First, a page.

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A honeycomb-shaped installation and a “winged” pavilion are among the finalists of this year’s Winter Stations competition, which brings together designs for temporary beach stations in Toronto.
This year’s brief was to create pavilions that encourage people to explore the outdoors, in response to the theme of resilience. Three student proposals and three proposals from established designers were chosen for the temporary structures along Woodbine Beach.
Studios taking part were asked to submit pavilion designs that celebrate “the ability of people to withstand and push through challenging and unprecedented times” for the annual design competition.
Due to potential changes to coronavirus regulations in Toronto, the designs should be able to be easily moved to alternative settings, while also interacting in some way with the existing lifeguard stands on the beach.
The Hive, which was created by Kathleen Dogantzis and Will Cuthbert, is a domed installation based on the hexagonal structure of a bee colony. Its golden yellows and dull oranges are reflective of the colour variation of honey.
This installation was selected as a winner of a new category created in partnership with the Young Women’s Christian Association (YWCA). It is dedicated to the people staying at the nearby temporary emergency shelter.
Another pavilion that will stand further along the beach is a winged pavilion called S’winter Station. Designed by students at Ryerson University, it acts as a shelter from harsh weather conditions. Its wings mitigate strong winds, protecting visitors from snow and hail.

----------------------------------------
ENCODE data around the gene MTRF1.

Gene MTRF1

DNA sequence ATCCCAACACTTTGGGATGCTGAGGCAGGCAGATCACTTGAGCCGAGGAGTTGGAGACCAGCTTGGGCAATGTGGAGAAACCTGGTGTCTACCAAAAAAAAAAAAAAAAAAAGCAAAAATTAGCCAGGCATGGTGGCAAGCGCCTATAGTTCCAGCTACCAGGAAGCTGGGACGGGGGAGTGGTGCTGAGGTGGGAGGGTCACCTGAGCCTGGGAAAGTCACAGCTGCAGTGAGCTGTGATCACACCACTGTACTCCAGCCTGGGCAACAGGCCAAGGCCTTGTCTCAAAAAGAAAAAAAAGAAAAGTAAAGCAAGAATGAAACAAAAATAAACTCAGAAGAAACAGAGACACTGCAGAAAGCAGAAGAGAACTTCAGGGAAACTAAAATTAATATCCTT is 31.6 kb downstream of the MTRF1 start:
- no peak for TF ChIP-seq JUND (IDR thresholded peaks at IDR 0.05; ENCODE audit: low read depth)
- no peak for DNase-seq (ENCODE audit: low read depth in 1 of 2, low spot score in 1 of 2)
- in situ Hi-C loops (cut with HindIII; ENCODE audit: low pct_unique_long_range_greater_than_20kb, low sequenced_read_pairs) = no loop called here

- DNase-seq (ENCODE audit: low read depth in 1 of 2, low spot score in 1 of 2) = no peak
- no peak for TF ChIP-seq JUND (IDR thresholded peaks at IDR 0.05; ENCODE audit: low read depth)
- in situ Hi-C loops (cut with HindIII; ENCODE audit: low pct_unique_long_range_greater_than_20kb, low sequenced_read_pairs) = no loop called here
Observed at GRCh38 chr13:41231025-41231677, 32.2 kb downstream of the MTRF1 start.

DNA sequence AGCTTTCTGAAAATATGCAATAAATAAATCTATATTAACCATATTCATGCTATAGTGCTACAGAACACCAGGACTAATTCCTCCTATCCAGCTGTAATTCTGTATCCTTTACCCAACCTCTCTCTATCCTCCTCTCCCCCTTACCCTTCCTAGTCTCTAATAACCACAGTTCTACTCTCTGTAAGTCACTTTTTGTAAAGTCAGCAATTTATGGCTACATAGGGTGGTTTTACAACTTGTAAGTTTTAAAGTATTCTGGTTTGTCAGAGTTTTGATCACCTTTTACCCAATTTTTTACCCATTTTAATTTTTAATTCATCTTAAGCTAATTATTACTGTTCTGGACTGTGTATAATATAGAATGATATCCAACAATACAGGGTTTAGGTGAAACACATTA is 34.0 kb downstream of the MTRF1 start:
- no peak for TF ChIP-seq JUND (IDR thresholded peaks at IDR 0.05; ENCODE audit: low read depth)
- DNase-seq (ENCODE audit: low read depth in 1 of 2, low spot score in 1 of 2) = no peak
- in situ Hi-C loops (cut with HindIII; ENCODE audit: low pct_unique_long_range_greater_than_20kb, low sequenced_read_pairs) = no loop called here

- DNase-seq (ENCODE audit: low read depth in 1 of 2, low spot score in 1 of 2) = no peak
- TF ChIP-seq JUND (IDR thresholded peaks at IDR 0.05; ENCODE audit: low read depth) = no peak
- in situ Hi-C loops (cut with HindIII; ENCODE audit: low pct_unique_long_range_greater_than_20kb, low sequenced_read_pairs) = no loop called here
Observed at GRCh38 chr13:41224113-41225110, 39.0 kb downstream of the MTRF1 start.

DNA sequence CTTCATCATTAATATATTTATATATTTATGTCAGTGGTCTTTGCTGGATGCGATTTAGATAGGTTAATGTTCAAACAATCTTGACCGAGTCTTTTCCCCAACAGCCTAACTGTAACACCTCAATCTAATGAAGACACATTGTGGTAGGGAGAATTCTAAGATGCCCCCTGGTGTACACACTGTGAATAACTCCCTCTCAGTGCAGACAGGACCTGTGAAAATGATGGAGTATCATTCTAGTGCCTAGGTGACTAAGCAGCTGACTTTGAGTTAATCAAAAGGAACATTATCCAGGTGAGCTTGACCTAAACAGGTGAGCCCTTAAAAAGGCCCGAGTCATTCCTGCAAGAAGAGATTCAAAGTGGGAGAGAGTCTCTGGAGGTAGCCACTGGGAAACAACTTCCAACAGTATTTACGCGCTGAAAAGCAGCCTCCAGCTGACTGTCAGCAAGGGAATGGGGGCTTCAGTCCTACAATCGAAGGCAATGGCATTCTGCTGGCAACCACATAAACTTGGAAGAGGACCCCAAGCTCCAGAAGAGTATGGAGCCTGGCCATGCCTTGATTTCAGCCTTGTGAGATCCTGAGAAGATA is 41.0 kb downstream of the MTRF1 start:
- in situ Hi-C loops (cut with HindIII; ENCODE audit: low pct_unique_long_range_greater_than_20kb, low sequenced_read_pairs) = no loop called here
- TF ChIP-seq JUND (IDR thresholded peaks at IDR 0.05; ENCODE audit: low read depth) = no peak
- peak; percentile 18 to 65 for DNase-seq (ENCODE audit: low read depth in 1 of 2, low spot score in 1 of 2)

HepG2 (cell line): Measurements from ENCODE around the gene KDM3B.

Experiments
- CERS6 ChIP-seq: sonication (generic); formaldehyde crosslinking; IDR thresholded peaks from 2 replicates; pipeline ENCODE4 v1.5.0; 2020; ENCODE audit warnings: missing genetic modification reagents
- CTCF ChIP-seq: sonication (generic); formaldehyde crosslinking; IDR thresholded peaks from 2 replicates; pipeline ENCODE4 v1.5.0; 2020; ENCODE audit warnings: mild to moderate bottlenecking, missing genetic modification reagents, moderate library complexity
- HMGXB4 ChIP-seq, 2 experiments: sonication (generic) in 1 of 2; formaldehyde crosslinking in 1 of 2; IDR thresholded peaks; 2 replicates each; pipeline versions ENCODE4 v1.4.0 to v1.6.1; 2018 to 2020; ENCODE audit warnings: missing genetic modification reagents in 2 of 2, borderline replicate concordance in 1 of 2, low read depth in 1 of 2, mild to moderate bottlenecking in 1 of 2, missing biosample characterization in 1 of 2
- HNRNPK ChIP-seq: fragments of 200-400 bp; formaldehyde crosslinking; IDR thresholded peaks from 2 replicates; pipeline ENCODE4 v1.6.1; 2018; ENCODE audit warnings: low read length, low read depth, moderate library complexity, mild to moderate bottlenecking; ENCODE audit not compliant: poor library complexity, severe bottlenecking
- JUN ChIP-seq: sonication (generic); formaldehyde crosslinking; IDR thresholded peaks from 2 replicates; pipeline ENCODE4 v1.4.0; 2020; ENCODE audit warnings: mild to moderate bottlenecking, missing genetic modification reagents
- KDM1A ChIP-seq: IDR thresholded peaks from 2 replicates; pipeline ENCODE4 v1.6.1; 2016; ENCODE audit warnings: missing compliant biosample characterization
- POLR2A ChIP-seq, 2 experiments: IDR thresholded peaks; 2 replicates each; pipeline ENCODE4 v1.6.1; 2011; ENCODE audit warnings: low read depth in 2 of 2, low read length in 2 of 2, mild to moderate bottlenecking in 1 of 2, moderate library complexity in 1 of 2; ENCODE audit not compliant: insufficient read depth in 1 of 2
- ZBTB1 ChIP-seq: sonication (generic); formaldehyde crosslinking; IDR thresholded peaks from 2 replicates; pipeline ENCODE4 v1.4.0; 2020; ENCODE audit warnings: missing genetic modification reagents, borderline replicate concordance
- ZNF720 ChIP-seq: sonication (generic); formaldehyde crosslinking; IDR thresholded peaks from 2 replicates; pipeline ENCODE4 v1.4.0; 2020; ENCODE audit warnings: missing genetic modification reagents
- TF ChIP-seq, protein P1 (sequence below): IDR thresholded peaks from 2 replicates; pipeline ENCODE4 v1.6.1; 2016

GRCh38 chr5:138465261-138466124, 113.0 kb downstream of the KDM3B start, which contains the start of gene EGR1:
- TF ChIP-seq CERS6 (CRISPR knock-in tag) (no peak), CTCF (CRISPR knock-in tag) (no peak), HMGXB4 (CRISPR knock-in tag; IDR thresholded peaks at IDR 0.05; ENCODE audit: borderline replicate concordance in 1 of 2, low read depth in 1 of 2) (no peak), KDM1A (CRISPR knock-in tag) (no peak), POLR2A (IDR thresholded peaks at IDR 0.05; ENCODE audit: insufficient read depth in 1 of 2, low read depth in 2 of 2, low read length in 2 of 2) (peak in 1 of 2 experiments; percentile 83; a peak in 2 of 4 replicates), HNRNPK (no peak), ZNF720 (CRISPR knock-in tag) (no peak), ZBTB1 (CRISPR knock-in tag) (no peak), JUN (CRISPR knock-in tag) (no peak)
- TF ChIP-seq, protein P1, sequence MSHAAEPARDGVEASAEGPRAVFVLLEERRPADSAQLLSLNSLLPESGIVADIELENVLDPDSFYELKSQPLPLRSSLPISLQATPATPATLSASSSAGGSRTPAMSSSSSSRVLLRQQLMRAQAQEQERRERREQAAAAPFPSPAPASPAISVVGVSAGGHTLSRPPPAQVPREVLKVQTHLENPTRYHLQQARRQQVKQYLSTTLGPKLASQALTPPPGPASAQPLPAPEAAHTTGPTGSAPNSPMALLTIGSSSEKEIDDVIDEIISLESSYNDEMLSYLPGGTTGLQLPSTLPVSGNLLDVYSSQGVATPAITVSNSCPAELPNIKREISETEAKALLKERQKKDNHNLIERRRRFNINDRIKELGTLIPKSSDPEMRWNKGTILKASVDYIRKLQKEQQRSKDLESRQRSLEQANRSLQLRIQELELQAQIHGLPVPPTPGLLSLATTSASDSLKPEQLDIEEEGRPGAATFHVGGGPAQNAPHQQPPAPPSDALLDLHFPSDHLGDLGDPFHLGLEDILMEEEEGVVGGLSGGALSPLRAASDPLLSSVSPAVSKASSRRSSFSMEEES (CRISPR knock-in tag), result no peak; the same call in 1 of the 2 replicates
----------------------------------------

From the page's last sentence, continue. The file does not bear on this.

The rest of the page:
The designers created concrete panels with different sized openings that allow snow and light to enter, while simultaneously providing visitors with views onto the surrounding beach.
Cemre Önertürk and Ege Çakır, who work together under the name Melt, drew on the ways in which people have become reliant on digital screen communications for their station proposal.
Called Enter Face, it is composed of two black irregularly shaped structures set metres apart from one another. Visitors who walk inside either structure can peer out through a transparent section of the station to watch life outside of their box.
A collaboration between French architect Mickael Minghetti and Canadian bird programmer Andres Jimenez Monge resulted in the Wildlife Guard Chair, a station informed by a northern cardinal bird that lives in Ashbridge’s Bay Park.
The duo hopes that the station will encourage visitors to engage with Toronto’s wildlife.
Introspection is the winning design by University of Toronto students Christopher Hardy, Tomasz Weinberger, Clement Sung, Jason Wu, Jacob Henriquez, Christopher Law, Anthony Mattacchione, George Wang, Maggie MacPhie and Zoey Chao.
A station topped with a trellis roof that has red walls on the outside and mirrored walls on the inside, Introspection aims to prompt visitors to self-reflect. The red lifeguard tower will sit at the centre of the station as a reminder of stability.
The last student design proposes a bridge between the Indigenous and non-Indigenous people of Canada and is designed to unite people through the act of gathering.
One Canada was developed by Alex Feenstra, Megan Haralovich, Zhengyang Hua, Noah Tran, Haley White and Connor Winrow at the University of Guelph.
Winter Stations was founded by RAW Design, Ferris + Associates and Curio. Previous winners include a large wind chime by students at Centennial College and a giant seashell called The Epitonium by Iranian team M. Yengiabad.
Images courtesy of Winter Stations.
Winter Stations exhibition 2022 takes place from 21 February to 31 March. See Dezeen Events Guide for an up-to-date list of architecture and design events taking place around the world.
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